The Commentary addresses those tensions chronologically, starting at the recruiting and on-boarding period, then the period of employment, and finally, the during the off-boarding period.  For those interested in reading more about this Commentary, you can download the Commentary from here. Comments can be submitted through September 30, 2021, to comments@sedonaconference.org.

 

This episode covers two additional hot topics in trade secret and noncompete law, particularly during COVID-19: protecting trade secrets through technologies like Zoom (a close look at Smash Franchise Partners, LLC v. Kanda Holdings, Inc.) and the importance of exit interviews and how to manage the departure of remote workers.

You can follow us on Spotify or Apple Podcasts. Or, if you’re just looking for the feed, it’s here: Fairly Competing RSS feed.

And, as always, please don’t hesitate to email Ben, Russell or me with any topics you’d like to hear us discuss.  While we cannot offer legal advice on the show, we can certainly discuss any issues you interested in.

 

In this episode, Ben Fink, Russell Beck, and I discuss two hot topics in trade secret and noncompete law, particularly during COVID-19: employee surveillance and protecting legitimate business interests when an employee’s employment is terminated without cause.

So, come join us on Spotify or Apple Podcasts. Or, if you’re just looking for the feed, it’s here: Fairly Competing RSS feed.

And, as always, please don’t hesitate to email Ben, Russell or me with any topics you’d like to hear us discuss.  While we cannot offer legal advice on the show, we can certainly discuss any issues you interested in.

*And, thank you again to Erika Hahn for the intro and outro voice over, Tyler Beck for the music, and mohamed_hassan for the base image.

A lot has been written about the havoc that COVID-19 has wrought on courts and the changes it has caused in the way we litigate and try cases.  Unlike more conventional litigation, which ultimately seeks damages in trials that go before a jury, trade secret litigation frequently revolves around a trade secret owner’s request for an injunction, fast-moving legal proceedings that are generally decided by judges rather than juries.  So what has been the impact of COVID-19 on trade secret cases?  Perhaps the easiest way to analyze the pandemic’s impact is to break it down into three components:  (1) administrative, (2) procedural and (3) substantive.

Continue Reading How COVID-19 Is Changing the Way We Litigate Trade Secret Cases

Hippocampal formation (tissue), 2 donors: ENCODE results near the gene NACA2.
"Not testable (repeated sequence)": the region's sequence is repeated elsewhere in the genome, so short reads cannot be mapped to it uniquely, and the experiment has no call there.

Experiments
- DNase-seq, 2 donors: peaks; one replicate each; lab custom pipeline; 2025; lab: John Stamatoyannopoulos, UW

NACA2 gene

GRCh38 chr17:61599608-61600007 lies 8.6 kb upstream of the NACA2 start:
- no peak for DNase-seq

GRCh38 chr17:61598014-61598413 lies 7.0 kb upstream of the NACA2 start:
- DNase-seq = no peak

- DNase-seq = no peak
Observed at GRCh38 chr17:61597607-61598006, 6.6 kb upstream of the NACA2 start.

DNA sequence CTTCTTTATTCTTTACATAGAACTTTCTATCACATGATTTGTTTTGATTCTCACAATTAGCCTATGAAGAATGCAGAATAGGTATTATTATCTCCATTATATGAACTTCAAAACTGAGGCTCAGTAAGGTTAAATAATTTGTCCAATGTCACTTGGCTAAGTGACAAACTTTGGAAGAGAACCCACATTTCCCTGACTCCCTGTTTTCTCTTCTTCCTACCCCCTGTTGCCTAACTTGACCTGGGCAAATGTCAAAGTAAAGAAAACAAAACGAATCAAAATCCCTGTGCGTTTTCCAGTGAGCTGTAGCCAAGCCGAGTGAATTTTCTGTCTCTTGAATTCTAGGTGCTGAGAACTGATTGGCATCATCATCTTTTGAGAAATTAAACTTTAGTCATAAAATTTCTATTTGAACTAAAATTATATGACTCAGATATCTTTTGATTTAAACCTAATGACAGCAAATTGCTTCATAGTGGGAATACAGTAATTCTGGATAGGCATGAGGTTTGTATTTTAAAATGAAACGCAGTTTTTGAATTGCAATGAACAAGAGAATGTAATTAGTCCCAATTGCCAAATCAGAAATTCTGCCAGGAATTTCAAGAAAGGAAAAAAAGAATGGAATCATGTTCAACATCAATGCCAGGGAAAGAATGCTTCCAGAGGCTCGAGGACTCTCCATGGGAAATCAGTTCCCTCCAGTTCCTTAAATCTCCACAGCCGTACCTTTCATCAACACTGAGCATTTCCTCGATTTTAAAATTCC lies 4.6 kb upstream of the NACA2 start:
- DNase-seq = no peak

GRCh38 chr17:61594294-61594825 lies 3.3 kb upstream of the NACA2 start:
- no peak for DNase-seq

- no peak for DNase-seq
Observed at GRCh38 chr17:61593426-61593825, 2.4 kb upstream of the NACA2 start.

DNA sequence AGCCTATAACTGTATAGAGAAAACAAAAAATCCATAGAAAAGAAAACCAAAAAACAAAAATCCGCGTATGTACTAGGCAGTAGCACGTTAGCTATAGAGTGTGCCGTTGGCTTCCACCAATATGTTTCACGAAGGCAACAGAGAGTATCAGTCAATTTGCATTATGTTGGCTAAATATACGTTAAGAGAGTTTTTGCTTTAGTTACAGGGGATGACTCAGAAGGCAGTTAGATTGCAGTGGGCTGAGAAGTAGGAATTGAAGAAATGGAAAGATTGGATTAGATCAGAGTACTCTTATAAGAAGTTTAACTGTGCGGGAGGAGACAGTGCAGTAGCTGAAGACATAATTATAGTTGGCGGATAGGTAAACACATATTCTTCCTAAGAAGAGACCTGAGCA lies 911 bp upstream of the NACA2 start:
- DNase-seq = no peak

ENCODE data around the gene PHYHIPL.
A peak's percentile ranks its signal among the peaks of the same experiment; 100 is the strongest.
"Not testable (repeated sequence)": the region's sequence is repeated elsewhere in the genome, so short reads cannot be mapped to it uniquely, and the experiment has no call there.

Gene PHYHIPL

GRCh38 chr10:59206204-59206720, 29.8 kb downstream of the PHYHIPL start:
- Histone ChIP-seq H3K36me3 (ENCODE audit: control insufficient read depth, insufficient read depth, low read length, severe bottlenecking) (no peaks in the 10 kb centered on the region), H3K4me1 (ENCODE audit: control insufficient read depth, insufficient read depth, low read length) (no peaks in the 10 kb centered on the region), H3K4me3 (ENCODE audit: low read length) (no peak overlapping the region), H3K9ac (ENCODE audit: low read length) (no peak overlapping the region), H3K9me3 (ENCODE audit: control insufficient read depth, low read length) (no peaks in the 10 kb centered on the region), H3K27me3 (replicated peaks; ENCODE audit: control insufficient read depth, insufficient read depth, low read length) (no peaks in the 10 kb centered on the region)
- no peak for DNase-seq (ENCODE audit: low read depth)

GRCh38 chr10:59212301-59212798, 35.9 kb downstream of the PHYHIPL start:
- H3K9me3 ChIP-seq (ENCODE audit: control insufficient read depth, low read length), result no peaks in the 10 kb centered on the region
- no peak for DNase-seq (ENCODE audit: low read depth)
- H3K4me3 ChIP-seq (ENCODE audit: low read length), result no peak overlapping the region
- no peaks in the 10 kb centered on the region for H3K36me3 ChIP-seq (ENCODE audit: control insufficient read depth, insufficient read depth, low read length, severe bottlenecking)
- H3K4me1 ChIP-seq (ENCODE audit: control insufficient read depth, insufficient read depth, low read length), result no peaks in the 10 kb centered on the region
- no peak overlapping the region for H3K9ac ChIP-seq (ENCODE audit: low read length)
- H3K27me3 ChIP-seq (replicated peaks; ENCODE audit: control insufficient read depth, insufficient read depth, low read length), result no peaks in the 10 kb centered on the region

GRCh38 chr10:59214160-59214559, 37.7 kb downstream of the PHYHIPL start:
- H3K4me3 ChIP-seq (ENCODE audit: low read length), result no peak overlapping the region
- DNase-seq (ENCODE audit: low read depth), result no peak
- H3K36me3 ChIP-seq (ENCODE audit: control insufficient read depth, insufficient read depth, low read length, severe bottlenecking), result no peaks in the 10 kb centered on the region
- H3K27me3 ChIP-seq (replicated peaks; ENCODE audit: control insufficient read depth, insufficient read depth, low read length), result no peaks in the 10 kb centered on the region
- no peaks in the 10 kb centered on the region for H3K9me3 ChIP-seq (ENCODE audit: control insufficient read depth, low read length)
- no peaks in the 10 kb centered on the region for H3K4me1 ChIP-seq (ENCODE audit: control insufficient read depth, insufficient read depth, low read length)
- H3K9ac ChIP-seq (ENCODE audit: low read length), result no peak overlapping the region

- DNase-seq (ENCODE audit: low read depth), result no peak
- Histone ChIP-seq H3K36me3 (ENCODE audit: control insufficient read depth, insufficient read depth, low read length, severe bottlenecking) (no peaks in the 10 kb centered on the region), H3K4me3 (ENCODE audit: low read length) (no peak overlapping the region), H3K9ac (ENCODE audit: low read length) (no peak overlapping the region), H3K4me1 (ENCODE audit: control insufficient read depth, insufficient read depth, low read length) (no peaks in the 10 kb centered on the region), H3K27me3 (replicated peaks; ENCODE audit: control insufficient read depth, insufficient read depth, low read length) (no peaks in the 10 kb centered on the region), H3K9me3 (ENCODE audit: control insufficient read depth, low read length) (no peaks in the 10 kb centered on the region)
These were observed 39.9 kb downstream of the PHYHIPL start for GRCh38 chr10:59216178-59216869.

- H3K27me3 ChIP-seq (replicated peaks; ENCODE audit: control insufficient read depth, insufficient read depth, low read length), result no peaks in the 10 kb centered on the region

In this episode, Ben Fink, Russell Beck, and I provide some basics on what noncompetes and other restrictive covenants are, how they are enforced, how the law involving these agreements has been changing, and the legislative and regulatory changes companies and employees can expect from state and federal levels in the near future.

Please join us on Spotify or Apple Podcasts. If you’re just looking for the feed, it’s here: Fairly Competing RSS feed.

We are always looking for new ideas and topics, so please don’t hesitate to email RussellBen, or me with any topics you’d like to hear us discuss. While we cannot offer legal advice on the show, we are very interested in discussing any issues you may be curious about.

Most trade secret lawsuits involve a request for an injunction, frequently in the form of a motion for a temporary restraining order (TRO).  TROs are high octane proceedings that move very quickly and can turn on one key fact, argument or legal doctrine.  A recent ruling in a high profile case dominating the news, Parler v. Amazon Web Services, reinforces a number of important lessons that can determine a critical ruling on a very limited evidentiary record.  While the Parler case doesn’t involve claims typically found in a trade secret injunction, the lessons described below apply with equal force in all cases involving TROs and other emergency injunctions.

Continue Reading Parler v. Amazon Web Services: Three Lessons for Trade Secret Litigators

 

Russell Beck, Ben Fink and I are delighted to announce the launch of a new podcast, Fairly Competing, that will provide our analysis and commentary on trade secret law, non-compete law, and related developments in intellectual property law.

We are planning on covering the latest trends and hot topics in these areas of the law, including legislative developments at the state and federal level, important legal decisions in different courts, practical tips for employers and employees, and other issues that commonly come up in these types of disputes.  We’ve tailored our podcasts for a broad audience, including employers, in-house counsel, employees, HR executives, business owners and lawyers of all levels of experience.

Hope you will join us on Spotify or Apple Podcasts.

*And a special thanks to Russell Beck and his team, including Erika Hahn, Tyler Beck and mohamed_hassan for their getting this up and running!